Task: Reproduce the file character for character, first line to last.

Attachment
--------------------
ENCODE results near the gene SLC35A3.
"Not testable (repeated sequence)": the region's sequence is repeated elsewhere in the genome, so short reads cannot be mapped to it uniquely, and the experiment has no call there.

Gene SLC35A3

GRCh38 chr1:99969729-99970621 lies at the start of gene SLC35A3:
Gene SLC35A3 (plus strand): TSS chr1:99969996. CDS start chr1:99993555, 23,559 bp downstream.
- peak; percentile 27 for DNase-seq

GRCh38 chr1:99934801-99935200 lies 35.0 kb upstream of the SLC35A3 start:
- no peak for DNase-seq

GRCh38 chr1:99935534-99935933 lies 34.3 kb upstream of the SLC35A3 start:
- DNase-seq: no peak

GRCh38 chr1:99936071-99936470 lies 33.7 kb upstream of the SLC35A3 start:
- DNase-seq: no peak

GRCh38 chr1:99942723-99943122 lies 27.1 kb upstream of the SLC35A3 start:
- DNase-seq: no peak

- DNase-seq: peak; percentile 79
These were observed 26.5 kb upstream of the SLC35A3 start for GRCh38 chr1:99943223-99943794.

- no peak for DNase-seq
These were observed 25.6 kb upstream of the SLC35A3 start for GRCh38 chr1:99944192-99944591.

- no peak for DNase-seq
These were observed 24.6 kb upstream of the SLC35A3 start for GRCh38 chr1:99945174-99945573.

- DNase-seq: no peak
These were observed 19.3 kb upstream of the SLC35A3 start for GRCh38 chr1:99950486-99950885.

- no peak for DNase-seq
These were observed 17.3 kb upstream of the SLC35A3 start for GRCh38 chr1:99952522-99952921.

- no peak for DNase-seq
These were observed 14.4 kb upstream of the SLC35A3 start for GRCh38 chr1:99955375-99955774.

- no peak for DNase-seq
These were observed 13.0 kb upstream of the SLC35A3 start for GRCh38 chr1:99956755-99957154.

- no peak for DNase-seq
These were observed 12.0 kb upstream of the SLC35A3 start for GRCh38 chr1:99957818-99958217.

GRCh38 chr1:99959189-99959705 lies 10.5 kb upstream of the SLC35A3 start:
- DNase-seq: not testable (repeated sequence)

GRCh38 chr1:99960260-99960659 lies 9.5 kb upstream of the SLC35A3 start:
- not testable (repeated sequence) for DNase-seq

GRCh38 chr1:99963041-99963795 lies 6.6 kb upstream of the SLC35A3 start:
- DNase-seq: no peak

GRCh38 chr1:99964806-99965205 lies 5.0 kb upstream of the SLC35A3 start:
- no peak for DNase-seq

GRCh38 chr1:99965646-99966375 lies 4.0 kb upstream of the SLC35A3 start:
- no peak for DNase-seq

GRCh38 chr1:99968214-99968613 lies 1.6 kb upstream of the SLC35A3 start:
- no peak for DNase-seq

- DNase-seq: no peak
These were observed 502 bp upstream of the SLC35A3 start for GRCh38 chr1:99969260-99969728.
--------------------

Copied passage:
ENCODE results near the gene SLC35A3.
"Not testable (repeated sequence)": the region's sequence is repeated elsewhere in the genome, so short reads cannot be mapped to it uniquely, and the experiment has no call there.

Gene SLC35A3

GRCh38 chr1:99969729-99970621 lies at the start of gene SLC35A3:
Gene SLC35A3 (plus strand): TSS chr1:99969996. CDS start chr1:99993555, 23,559 bp downstream.
- peak; percentile 27 for DNase-seq

GRCh38 chr1:99934801-99935200 lies 35.0 kb upstream of the SLC35A3 start:
- no peak for DNase-seq

GRCh38 chr1:99935534-99935933 lies 34.3 kb upstream of the SLC35A3 start:
- DNase-seq: no peak

GRCh38 chr1:99936071-99936470 lies 33.7 kb upstream of the SLC35A3 start:
- DNase-seq: no peak

GRCh38 chr1:99942723-99943122 lies 27.1 kb upstream of the SLC35A3 start:
- DNase-seq: no peak

- DNase-seq: peak; percentile 79
These were observed 26.5 kb upstream of the SLC35A3 start for GRCh38 chr1:99943223-99943794.

- no peak for DNase-seq
These were observed 25.6 kb upstream of the SLC35A3 start for GRCh38 chr1:99944192-99944591.

- no peak for DNase-seq
These were observed 24.6 kb upstream of the SLC35A3 start for GRCh38 chr1:99945174-99945573.

- DNase-seq: no peak
These were observed 19.3 kb upstream of the SLC35A3 start for GRCh38 chr1:99950486-99950885.

- no peak for DNase-seq
These were observed 17.3 kb upstream of the SLC35A3 start for GRCh38 chr1:99952522-99952921.

- no peak for DNase-seq
These were observed 14.4 kb upstream of the SLC35A3 start for GRCh38 chr1:99955375-99955774.

- no peak for DNase-seq
These were observed 13.0 kb upstream of the SLC35A3 start for GRCh38 chr1:99956755-99957154.

- no peak for DNase-seq
These were observed 12.0 kb upstream of the SLC35A3 start for GRCh38 chr1:99957818-99958217.

GRCh38 chr1:99959189-99959705 lies 10.5 kb upstream of the SLC35A3 start:
- DNase-seq: not testable (repeated sequence)

GRCh38 chr1:99960260-99960659 lies 9.5 kb upstream of the SLC35A3 start:
- not testable (repeated sequence) for DNase-seq

GRCh38 chr1:99963041-99963795 lies 6.6 kb upstream of the SLC35A3 start:
- DNase-seq: no peak

GRCh38 chr1:99964806-99965205 lies 5.0 kb upstream of the SLC35A3 start:
- no peak for DNase-seq

GRCh38 chr1:99965646-99966375 lies 4.0 kb upstream of the SLC35A3 start:
- no peak for DNase-seq

GRCh38 chr1:99968214-99968613 lies 1.6 kb upstream of the SLC35A3 start:
- no peak for DNase-seq

- DNase-seq: no peak
These were observed 502 bp upstream of the SLC35A3 start for GRCh38 chr1:99969260-99969728.